a picture of Hong Kong downtown


Hong Kong Anata ha dokoe mukaunoka (Hong Kong: The City in Tears)


AKO Tomoko


262 pages, 127x188mm




September 30, 2020



Published by

Jig Publishing

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Hong Kong Anata ha dokoe mukaunoka

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Hong Kong, which became a British colony after the Opium War, returned to the British after three years and eight months of Japanese occupation (1941-1945). After that, at the end of the 1970s, negotiations started over the return of sovereignty to China, but there was no option for citizens or their chosen representatives to become political actors and participate in the process. On July 1, 1997, sovereignty was returned to China, and Hong Kong has since been governed under the "One Country, Two Systems" principle. There are many restrictions to the principle however, and Hong Kong cannot maintain itself fully independently. At the same time, Hong Kong society has always reflected a multi-layered colonial structure.
In 2019, public protests and resistance intensified as demonstrations against the amendments to the Extradition Ordinance expanded. Behind this unrest lay the historically accumulated problems of social division and disparity. What are the people of Hong Kong worried about? How are they suffering, and how do they see the future? The author lived in Hong Kong as a graduate student from 1996 to 2000. She looked back on her days at that time, and spoke with her old friends and teachers. She also interviewed housewives, social workers, a part-time police station staff member, graduate students, a Hong Kong Japanese high school student, pro-Chinese pensioners, and intellectuals.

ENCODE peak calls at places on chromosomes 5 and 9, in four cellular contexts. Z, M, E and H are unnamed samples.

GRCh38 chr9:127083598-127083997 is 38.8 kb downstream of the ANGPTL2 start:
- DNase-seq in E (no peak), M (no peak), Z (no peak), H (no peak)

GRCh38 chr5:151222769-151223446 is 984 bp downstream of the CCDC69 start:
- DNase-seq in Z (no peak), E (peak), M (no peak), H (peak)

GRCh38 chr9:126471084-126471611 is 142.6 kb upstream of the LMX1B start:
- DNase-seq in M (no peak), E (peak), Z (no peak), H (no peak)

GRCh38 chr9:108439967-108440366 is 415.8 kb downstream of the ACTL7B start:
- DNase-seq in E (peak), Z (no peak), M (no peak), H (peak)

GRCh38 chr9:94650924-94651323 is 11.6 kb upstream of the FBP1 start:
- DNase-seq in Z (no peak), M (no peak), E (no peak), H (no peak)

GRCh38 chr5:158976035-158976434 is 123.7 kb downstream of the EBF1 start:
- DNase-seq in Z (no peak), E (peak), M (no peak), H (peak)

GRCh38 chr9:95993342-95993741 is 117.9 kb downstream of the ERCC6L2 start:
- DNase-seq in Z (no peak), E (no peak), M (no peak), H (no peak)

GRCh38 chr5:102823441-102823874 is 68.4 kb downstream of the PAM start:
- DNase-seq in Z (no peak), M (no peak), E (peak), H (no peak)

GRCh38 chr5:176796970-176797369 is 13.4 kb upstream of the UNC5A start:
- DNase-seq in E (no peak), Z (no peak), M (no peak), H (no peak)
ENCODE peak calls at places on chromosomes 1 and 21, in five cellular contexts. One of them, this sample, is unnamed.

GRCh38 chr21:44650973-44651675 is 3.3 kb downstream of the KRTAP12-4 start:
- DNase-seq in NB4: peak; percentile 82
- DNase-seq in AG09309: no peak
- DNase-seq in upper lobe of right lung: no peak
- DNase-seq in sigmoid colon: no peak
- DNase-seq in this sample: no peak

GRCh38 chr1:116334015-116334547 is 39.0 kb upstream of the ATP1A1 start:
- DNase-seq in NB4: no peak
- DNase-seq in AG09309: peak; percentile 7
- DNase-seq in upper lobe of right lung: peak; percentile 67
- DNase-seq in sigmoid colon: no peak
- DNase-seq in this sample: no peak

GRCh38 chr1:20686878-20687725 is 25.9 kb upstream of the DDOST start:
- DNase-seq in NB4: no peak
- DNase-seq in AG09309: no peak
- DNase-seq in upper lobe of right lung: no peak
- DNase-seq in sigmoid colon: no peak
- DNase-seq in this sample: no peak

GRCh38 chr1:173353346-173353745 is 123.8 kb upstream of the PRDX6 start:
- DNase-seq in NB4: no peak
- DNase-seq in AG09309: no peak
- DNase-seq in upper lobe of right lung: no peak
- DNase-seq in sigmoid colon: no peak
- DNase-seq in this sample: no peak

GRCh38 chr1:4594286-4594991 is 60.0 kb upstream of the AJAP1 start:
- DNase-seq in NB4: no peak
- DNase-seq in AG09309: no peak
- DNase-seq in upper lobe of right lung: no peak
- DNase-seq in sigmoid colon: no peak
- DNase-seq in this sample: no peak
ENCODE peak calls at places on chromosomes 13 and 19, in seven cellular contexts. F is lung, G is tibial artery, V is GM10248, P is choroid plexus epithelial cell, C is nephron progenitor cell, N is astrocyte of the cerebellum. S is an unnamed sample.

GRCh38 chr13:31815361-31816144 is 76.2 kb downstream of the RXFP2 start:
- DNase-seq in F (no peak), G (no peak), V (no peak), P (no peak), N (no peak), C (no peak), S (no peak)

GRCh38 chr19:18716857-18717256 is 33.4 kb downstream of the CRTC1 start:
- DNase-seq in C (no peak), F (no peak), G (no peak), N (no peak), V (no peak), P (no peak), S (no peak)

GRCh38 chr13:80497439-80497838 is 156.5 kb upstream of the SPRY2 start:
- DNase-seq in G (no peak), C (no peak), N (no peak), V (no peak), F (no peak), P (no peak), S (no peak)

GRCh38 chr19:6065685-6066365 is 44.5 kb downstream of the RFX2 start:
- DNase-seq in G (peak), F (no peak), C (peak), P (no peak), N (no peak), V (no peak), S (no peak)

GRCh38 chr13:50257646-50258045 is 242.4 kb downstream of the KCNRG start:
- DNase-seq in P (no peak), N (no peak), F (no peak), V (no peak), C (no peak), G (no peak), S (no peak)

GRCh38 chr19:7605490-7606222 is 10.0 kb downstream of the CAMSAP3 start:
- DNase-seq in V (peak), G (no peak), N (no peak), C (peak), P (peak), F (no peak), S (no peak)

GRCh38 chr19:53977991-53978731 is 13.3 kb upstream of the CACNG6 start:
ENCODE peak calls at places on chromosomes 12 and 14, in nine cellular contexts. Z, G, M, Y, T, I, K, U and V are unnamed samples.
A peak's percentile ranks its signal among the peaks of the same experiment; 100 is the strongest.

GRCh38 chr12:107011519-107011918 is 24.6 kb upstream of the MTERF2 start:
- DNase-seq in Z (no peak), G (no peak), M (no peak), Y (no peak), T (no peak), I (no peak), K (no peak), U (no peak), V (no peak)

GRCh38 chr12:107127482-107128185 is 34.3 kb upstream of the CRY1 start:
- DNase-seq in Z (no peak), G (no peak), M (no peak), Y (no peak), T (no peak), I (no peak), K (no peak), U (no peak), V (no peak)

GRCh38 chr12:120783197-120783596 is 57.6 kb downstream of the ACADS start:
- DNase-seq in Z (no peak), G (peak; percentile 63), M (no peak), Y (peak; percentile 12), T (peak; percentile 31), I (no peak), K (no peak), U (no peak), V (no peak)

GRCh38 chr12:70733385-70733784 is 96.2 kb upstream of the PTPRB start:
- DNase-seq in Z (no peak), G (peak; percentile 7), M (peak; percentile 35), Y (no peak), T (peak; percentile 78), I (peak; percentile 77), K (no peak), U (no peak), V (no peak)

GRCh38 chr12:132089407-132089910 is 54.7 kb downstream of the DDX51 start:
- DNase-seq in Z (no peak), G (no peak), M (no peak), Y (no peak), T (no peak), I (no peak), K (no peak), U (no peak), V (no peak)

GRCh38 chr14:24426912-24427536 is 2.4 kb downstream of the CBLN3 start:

It is through the education received at home, in the community, and at school, that we perceive our present and past, and see what the future holds. Governments reform education and make plans for human resource development from the perspective of individual development, as well as economic development, and international relations. Upon the decision of returning sovereignty to China, Civic Education was of particular importance in Hong Kong's educational reforms. A Liberal Studies curriculum was developed as an extension of that trend, which became compulsory in 2009. The trajectory of Hong Kong people's attempts to reexamine their past, present, and future is reflected in this process of educational reform and learning.
However, in Hong Kong, where the National Security Law has been enforced, the way Liberal Studies is implemented has significantly changed. There is a marked tendency in China for the state to place great restrictions on the content and methods of education, and a similar movement has spread to Hong Kong.
Democracy matures only with the independent and active political and social participation of the people. On the contrary, if laws such as the National Security Law, which deprive people of their ability to think critically and act are enforced, civil society will decline, and it will be difficult to realize democracy. Even in Japan, where democracy is institutionally guaranteed, such a move should not be seen as a fire on the opposite bank.
The second half of this book considers how Taiwan is trying to learn from history, while Japanese society forgets history, and explores the sharing and dialogue of questions in East Asia, where economic, political, and human exchanges intersect. Based on the experience and thoughts of the author, who has continued to conduct fieldwork in China and has supported Chinese human rights lawyers and their families, this book seeks to capture the underlying aspects of violence, silence, and resistance in society.

(Written by AKO Tomoko, Professor, Graduate School of Arts and Sciences / 2021)

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